Human herpesviruses 6 and 7 (HHV-6 and HHV-7) are prevalent lymphotropic viruses that infect more than 80% of children at infancy or during early childhood. Infection ranges from asymptomatic to severe disease. HHV-6B causes exanthem subitum. The virus can be recovered from peripheral blood mononuclear cells during the acute phase of exanthem subitum, but the host remains latently infected throughout life. In immunocompromised patients undergoing kidney, liver, or bone marrow transplantation latent HHV-6B is reactivated, at times causing severe or fatal disease. Here, we describe the establishment of an in vitro system for reactivation of HHV-6B and HHV-7 from latency. HHV-7 is reactivated from latently infected peripheral blood mononuclear cells by T-cell activation. HHV-6B could not be reactivated under similar conditions; however, the latent HHV-6B could be recovered after the cells were infected with HHV-7. Once reactivated, the HHV-6B genomes became prominent and the HHV- 7 disappeared. We conclude that HHV-7 can provide a transacting function(s) mediating HHV-6 reactivating from latency. Understanding the activation process is critical for the development of treatments to control the activation of latent viruses so as to avoid these sometimes life threatening infections in transplant recipients.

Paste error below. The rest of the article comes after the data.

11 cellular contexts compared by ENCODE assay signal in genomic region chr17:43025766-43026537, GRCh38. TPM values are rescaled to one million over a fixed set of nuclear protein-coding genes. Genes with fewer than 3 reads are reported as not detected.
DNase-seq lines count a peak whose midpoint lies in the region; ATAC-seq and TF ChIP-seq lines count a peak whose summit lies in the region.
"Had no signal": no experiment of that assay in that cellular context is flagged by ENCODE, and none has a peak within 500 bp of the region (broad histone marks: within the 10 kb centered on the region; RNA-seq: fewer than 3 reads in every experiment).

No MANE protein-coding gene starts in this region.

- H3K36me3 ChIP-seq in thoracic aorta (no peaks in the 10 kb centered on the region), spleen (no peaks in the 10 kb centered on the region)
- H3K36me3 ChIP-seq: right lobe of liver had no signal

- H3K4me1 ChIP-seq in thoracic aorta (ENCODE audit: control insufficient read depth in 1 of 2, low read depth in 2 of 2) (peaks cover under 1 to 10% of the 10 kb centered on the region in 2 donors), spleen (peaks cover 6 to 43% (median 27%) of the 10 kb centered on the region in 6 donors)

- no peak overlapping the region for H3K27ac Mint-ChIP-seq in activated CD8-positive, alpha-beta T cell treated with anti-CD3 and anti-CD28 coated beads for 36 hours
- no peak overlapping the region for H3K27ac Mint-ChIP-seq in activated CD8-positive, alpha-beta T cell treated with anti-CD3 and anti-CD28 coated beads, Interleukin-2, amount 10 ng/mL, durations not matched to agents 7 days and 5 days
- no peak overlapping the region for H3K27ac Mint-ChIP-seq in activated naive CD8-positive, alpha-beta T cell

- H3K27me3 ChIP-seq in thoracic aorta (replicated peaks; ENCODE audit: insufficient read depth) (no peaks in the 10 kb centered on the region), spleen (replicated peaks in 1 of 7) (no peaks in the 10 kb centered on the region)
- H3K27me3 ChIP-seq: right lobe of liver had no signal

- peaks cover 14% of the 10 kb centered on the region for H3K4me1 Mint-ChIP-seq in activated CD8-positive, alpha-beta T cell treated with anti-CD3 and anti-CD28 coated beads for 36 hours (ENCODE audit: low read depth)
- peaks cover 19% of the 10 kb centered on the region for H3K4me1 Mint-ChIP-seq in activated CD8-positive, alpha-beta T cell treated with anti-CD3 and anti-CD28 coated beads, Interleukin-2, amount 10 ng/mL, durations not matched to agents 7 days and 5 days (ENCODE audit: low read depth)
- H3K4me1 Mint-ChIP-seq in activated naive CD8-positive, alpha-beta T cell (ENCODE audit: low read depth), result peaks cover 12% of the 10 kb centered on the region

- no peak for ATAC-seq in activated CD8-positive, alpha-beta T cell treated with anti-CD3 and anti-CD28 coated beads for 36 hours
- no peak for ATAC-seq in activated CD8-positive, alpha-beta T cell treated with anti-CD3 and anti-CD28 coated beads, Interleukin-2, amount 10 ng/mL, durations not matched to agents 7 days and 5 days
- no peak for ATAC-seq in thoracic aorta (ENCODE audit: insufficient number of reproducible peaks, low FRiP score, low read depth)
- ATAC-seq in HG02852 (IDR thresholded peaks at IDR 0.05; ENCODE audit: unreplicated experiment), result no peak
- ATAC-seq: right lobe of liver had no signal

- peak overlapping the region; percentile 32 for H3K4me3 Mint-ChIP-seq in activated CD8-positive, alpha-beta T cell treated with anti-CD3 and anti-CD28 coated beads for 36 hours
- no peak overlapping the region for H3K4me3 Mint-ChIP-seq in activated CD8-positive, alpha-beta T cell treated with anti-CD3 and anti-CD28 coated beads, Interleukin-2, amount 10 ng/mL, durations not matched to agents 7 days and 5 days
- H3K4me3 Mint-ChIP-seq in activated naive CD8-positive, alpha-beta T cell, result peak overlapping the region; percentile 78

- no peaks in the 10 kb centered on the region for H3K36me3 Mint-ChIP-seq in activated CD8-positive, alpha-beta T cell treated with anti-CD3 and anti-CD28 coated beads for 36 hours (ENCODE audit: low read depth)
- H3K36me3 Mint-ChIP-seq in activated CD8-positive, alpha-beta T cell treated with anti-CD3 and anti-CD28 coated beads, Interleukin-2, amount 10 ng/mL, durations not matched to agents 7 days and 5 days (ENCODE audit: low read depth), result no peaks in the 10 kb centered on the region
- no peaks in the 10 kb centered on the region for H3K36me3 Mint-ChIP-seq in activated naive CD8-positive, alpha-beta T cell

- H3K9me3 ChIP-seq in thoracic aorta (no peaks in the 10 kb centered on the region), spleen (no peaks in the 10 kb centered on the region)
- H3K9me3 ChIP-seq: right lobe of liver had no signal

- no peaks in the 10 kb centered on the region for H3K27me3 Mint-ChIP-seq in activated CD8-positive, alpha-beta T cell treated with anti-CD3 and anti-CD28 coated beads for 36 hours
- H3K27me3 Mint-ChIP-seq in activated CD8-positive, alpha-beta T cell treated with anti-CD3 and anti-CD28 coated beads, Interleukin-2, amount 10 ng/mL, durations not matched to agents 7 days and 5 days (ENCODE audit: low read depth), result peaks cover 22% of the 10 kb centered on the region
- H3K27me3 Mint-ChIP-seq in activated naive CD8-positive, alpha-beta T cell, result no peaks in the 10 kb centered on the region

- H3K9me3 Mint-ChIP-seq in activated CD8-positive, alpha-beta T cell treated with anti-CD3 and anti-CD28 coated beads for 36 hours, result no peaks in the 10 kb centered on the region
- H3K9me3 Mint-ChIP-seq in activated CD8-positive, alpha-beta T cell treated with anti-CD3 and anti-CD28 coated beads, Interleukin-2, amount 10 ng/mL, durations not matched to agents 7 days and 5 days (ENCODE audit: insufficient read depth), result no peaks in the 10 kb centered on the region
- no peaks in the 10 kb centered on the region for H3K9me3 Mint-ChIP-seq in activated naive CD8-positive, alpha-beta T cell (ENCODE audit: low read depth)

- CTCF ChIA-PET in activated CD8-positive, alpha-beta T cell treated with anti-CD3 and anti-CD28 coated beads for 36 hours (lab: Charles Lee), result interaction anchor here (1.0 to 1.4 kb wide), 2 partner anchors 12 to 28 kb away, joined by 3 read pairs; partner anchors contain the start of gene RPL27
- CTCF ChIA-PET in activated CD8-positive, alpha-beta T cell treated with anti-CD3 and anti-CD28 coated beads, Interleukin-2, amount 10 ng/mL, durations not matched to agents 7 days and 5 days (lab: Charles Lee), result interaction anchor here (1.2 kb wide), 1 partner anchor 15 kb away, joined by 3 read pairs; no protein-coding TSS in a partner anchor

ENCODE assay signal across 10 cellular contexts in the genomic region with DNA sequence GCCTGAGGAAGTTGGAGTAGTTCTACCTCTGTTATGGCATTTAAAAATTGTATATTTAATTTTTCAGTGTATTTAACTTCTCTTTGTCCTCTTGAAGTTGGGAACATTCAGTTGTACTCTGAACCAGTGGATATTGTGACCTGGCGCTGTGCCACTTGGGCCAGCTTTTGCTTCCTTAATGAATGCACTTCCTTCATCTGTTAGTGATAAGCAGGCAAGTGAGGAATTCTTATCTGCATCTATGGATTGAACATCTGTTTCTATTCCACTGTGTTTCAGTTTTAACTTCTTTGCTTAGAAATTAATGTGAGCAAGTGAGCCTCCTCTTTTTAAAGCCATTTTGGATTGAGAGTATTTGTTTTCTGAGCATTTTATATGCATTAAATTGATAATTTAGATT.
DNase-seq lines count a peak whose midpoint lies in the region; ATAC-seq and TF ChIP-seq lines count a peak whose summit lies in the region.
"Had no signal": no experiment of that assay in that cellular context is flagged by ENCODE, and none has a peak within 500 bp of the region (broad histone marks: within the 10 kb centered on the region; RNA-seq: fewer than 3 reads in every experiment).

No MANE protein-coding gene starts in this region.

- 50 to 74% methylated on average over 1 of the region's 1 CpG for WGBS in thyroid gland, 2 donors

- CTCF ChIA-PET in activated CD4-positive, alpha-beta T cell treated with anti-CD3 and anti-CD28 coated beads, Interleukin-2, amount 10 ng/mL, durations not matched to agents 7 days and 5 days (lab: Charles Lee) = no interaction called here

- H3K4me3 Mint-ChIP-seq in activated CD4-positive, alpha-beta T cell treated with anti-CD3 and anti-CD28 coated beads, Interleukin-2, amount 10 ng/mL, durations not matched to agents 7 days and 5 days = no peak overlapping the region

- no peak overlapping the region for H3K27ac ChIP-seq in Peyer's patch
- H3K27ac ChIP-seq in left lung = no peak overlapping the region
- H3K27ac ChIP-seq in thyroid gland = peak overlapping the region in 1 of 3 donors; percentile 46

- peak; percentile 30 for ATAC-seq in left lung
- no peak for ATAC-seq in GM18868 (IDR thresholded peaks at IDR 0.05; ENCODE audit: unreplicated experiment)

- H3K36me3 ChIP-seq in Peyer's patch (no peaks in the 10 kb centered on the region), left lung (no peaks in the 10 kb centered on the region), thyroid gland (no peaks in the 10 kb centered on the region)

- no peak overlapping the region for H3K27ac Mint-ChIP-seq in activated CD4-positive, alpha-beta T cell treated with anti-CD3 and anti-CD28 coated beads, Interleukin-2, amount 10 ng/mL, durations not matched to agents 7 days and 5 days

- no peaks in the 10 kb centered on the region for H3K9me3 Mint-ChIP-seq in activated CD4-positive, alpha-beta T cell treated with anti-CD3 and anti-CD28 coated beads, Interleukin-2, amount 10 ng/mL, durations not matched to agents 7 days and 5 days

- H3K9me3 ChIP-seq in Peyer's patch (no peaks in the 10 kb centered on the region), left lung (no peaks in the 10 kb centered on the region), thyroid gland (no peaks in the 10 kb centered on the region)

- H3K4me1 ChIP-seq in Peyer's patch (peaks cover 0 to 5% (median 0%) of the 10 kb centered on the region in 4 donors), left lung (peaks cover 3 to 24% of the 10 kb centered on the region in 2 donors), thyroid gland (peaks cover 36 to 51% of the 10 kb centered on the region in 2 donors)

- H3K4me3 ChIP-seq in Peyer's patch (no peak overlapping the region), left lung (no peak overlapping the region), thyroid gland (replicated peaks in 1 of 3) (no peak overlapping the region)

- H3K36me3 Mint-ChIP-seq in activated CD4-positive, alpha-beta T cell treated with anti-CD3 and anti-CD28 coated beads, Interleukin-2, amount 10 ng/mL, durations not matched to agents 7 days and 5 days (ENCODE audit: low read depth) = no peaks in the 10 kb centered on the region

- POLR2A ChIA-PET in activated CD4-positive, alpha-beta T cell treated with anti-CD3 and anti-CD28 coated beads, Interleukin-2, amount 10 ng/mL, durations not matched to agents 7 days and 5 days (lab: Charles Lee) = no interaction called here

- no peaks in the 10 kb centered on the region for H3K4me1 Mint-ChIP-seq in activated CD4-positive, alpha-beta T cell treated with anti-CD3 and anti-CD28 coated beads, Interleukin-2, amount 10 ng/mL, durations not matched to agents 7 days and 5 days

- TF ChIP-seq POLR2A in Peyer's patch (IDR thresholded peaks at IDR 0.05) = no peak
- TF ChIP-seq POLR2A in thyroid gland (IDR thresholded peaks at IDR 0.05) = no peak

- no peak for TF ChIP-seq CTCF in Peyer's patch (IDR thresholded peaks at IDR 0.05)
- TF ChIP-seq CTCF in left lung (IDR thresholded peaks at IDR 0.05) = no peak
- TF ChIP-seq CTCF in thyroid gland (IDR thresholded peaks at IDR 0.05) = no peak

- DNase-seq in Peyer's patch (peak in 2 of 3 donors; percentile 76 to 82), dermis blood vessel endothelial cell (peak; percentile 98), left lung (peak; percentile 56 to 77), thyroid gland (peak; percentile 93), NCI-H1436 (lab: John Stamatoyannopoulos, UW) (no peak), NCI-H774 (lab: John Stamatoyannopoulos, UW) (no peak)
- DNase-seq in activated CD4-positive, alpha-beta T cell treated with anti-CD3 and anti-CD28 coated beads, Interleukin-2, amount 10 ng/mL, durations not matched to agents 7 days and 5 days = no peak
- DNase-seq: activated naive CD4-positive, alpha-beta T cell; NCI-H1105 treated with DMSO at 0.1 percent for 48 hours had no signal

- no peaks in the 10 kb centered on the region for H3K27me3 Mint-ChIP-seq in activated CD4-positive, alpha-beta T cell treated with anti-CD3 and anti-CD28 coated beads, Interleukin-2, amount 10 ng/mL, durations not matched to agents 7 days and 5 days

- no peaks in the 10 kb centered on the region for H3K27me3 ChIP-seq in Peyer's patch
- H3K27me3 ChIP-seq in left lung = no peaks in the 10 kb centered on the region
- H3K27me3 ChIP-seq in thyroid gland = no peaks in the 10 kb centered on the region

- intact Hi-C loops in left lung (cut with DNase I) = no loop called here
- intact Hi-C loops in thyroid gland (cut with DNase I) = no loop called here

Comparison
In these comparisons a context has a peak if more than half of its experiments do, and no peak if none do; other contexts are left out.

|Number of pages||5|
|Journal||Proceedings of the National Academy of Sciences of the United States of America|
|State||Published - 3 Sep 1996|
- bone marrow transplant
- exanthem subitum